The Shaping of the Book of Songs

From Ritualization to Secularization

The present work is a study on the formation of the Shih-ching. The author poses the hypothesis that this collection of poems, as the standard music and literature passed down to later generations, initially incorporated different cultural heritages through a process which moved from ritualization to secularization, as well as standardization to localization.

In aiming to find the origins of the division of the Shih-ching into sections and subsections and their titles, as “Nan,” “Feng,” “Ya,” and “Sung,” the author employs an interdisciplinary methodology, combining ethno-musicological methods with paleography, philology, and archaeology. He draws on new archaeological data of the past two decades that has shed new light on the Shih-ching.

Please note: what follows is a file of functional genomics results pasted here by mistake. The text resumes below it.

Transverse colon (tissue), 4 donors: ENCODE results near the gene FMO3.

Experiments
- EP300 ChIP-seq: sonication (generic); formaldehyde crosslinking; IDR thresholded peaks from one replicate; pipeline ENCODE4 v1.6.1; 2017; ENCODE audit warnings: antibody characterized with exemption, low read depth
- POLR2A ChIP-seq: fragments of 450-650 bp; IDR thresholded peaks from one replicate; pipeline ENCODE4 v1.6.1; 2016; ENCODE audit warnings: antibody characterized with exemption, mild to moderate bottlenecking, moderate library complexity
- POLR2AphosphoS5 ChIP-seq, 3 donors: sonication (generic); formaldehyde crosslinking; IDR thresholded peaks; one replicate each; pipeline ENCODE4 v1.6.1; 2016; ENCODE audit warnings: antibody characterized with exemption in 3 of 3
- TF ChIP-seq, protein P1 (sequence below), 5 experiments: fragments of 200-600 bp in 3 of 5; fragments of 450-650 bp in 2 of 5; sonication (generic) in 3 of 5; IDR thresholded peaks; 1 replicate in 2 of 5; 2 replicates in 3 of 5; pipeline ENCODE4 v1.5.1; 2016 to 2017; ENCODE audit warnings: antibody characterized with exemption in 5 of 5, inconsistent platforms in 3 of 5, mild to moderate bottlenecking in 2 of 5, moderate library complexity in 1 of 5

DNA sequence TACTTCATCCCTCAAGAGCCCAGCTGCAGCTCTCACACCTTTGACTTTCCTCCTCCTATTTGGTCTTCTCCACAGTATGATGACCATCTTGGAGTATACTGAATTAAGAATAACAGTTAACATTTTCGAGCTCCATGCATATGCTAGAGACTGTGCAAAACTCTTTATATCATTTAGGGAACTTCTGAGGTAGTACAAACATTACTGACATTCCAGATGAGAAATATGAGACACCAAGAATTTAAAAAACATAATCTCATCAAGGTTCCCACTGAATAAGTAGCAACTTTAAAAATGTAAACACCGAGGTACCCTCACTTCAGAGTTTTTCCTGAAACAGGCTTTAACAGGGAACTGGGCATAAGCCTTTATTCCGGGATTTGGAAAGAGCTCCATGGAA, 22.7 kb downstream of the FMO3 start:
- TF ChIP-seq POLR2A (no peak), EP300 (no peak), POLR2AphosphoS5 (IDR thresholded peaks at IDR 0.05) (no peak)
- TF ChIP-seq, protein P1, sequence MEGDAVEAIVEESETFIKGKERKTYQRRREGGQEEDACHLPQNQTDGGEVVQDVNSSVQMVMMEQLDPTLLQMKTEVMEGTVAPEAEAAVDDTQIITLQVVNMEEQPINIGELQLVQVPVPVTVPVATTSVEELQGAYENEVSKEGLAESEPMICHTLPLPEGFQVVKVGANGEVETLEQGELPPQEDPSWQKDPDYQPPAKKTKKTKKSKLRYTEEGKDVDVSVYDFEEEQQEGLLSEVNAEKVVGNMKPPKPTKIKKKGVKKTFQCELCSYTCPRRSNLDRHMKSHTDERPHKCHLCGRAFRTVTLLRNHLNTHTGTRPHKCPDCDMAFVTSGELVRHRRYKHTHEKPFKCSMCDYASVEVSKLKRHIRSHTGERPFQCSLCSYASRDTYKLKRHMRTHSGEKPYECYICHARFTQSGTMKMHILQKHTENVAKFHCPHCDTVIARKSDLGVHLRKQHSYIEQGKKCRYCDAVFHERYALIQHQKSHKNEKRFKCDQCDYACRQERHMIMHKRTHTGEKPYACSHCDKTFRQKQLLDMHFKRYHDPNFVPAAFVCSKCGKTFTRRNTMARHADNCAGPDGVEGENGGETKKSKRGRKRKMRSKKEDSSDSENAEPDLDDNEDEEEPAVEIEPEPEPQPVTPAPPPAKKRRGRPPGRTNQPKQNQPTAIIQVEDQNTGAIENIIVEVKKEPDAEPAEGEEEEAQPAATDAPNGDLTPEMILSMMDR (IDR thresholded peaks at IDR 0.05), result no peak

Chapter I
The State of the Field and the Methodological Concern

Chapter II
Yung 庸, Sung 頌 and Sunng 誦: Sacrificial Musical Works Performed in the Shang House

Chapter III
The Standardization of the Ya Music

Chapter IV
A Paleographic Analysis of Nan and Its Significance for Interpreting the Meaning of the “Nan” Section of the Book of Songs

Chapter V
The Localization of the Conception of Ya: The Revival of Shang Musical Elegance

Chapter VI
Towards a Conclusion




Monumenta Serica
Monograph Series LII

ISBN 978-3-8050-0541-8
ISSN 0179-261X